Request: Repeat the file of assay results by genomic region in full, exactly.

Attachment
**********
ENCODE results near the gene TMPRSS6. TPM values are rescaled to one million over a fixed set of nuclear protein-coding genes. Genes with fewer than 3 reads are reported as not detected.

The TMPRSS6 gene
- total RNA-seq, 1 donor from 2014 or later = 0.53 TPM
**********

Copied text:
ENCODE results near the gene TMPRSS6. TPM values are rescaled to one million over a fixed set of nuclear protein-coding genes. Genes with fewer than 3 reads are reported as not detected.

The TMPRSS6 gene
- total RNA-seq, 1 donor from 2014 or later = 0.53 TPM